Chapter 4: Evaluating information
SIFT is an acronym developed by Mike Caulfield (2019) that describes four steps you can use to evaluate sources. The four steps included in SIFT are:
- S: Stop
- I: Investigate the source
- F: Find better coverage
- T: Trace information back to the source
Throughout the next few pages, we’ll be exploring each of these steps and how you can integrate them into your everyday habits for evaluating content.
You might have been previously introduced to CRAAP, a checklist created in the 2000s for evaluating sources. CRAAP tells you to analyze a webpage by taking what it contains and how it is presented at face value and in isolation. Because there is now an overwhelming volume of information and misinformation available online, to really evaluate the trustworthiness of a source, you need to learn more about where the content within a source comes from so you can make a more informed decision about its value. SIFT helps you do that by walking you through practices you can use to get a broader view of a source and fully evaluate its content.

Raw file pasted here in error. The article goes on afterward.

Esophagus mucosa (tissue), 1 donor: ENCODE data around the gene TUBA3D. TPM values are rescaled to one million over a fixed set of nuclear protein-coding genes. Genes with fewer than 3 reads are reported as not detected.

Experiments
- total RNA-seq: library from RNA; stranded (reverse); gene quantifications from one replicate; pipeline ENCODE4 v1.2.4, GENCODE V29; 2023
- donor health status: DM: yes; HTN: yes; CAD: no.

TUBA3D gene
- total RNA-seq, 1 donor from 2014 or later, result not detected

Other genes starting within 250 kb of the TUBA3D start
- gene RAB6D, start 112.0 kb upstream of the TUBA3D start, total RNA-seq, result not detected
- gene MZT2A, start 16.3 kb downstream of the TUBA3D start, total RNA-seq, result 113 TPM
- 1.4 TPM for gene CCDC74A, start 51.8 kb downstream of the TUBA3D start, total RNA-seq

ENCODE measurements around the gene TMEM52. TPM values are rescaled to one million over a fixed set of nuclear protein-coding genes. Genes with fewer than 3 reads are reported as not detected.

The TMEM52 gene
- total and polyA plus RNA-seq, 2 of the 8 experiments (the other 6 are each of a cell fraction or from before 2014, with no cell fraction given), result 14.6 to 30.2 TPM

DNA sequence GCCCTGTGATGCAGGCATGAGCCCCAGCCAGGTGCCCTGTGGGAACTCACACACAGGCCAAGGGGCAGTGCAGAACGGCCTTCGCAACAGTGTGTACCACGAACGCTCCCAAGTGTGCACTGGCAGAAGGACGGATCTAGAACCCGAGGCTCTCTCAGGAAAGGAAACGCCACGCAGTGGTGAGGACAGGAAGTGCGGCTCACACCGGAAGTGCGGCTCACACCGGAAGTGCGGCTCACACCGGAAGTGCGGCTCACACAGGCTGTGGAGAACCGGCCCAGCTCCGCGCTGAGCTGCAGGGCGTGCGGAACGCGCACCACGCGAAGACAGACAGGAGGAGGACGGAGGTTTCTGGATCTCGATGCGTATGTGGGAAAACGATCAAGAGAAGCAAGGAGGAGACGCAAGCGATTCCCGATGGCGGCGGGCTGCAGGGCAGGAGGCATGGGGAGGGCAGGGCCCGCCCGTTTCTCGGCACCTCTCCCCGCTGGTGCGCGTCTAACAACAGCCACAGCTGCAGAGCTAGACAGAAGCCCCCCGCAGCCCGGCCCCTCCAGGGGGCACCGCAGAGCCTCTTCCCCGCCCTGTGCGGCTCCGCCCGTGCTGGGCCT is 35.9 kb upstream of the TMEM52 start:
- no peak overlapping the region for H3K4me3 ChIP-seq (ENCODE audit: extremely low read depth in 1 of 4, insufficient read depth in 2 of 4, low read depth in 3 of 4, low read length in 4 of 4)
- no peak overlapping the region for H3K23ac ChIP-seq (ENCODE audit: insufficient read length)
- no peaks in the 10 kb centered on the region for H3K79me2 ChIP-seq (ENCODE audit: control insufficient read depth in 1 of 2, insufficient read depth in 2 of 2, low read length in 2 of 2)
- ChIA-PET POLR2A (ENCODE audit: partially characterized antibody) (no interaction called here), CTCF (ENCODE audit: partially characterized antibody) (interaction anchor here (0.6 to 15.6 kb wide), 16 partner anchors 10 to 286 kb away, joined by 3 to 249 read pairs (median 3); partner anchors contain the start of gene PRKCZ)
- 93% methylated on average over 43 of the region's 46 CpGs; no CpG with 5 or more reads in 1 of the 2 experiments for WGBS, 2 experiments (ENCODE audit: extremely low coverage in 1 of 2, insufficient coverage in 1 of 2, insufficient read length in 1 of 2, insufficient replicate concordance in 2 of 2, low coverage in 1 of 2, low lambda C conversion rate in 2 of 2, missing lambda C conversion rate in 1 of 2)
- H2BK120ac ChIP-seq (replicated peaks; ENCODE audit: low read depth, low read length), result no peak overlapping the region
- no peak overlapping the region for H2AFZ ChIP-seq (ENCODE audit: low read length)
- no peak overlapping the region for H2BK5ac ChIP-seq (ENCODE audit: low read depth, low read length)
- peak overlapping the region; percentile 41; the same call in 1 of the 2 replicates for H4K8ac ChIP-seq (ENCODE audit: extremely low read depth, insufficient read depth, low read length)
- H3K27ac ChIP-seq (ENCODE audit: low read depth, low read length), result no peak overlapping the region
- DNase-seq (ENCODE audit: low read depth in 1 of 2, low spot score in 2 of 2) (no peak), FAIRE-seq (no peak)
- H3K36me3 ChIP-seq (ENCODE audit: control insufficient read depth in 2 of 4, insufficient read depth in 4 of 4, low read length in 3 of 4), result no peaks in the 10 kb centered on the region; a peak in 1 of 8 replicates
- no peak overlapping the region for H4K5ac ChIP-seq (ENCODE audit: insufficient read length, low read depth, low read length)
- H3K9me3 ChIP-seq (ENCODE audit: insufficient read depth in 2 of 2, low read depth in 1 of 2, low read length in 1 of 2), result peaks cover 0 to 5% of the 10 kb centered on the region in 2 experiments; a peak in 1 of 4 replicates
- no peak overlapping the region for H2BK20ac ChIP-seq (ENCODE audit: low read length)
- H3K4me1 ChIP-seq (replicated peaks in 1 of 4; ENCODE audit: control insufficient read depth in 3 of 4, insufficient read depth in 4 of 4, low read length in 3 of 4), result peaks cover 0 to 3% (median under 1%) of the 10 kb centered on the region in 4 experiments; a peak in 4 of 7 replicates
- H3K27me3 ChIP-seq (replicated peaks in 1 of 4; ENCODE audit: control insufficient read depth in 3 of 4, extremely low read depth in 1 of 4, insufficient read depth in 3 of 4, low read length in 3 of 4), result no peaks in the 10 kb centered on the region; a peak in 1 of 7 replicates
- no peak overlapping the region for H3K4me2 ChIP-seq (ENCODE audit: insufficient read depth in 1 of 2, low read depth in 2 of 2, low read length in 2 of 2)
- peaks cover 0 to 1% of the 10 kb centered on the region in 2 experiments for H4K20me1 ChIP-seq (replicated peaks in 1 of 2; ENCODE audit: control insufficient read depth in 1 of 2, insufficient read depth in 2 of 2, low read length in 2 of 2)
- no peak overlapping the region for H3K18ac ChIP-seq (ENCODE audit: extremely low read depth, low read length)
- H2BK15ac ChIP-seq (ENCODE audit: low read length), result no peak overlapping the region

In contrast to other evaluation methods, SIFT presents evaluation as a set of steps you can use and modify, rather than treating the evaluation process as a checklist of attributes that are universally good or bad. After all, you will want to evaluate the information in a newspaper article differently from the research you find in a peer-reviewed journal article. Sometimes you will need to navigate through all four of the steps in SIFT to determine a source’s usefulness and reliability, while other times you will only need one or two. What makes SIFT powerful is that it helps you engage with evaluation as an ongoing process. As the creator of SIFT explains, these steps don’t necessarily need to follow the same order every time. Although Stop will always come first, the other three steps can be executed in any order that makes sense for your situation!